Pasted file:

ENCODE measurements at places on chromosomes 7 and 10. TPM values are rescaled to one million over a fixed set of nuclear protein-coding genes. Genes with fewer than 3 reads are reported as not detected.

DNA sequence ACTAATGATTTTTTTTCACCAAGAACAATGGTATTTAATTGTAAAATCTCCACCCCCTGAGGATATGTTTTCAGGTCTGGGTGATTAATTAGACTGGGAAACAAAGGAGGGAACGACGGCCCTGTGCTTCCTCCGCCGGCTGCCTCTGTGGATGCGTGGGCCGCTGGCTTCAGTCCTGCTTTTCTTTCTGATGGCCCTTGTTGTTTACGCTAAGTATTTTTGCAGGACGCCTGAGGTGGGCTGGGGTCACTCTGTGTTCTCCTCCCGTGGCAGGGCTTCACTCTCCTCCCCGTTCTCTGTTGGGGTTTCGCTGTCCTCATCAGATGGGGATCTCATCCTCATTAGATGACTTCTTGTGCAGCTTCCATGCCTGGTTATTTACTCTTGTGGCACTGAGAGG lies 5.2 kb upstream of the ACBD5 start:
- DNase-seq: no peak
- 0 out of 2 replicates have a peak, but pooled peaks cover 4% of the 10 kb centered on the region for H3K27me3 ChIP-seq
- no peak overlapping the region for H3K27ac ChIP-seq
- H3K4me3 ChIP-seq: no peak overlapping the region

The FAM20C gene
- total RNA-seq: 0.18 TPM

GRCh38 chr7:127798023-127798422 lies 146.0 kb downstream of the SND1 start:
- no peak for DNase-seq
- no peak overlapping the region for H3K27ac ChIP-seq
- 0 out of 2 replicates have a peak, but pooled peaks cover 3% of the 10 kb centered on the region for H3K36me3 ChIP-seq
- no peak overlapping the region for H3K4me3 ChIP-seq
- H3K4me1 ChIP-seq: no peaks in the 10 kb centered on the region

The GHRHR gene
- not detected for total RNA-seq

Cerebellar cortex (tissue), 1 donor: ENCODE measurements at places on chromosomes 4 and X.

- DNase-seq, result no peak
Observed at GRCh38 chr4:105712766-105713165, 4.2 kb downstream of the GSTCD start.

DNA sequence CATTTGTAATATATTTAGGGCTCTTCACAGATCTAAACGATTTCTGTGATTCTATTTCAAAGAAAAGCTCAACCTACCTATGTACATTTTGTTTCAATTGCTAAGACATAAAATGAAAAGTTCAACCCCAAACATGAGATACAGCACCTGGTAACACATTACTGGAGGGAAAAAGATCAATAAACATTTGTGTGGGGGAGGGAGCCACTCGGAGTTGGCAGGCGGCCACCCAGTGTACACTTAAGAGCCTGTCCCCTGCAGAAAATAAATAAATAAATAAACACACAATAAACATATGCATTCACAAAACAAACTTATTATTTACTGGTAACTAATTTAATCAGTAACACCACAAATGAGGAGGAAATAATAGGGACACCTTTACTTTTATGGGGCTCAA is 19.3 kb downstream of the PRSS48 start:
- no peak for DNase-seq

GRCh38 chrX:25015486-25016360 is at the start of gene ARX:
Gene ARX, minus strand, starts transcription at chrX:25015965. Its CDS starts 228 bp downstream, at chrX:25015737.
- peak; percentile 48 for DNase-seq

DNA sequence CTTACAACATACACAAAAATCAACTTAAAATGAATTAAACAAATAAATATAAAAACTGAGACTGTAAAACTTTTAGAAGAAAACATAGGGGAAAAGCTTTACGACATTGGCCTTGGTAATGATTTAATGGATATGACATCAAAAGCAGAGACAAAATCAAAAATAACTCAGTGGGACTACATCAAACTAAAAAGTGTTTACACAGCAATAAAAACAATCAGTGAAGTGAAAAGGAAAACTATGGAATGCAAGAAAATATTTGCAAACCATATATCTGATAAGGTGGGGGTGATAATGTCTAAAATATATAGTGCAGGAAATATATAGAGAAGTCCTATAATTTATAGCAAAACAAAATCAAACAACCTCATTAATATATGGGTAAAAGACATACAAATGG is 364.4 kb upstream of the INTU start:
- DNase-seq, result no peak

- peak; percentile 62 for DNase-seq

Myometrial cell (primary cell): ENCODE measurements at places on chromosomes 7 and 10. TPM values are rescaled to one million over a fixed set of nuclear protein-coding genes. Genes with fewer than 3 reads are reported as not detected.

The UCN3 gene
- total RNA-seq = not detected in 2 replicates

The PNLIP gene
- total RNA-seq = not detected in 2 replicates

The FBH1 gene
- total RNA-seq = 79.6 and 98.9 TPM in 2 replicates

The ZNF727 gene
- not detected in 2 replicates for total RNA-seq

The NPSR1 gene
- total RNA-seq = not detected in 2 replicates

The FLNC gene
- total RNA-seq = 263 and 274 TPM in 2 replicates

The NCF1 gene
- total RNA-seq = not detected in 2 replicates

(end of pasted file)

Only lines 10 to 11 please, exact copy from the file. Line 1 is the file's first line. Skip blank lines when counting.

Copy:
- no peak for DNase-seq
- no peak overlapping the region for H3K27ac ChIP-seq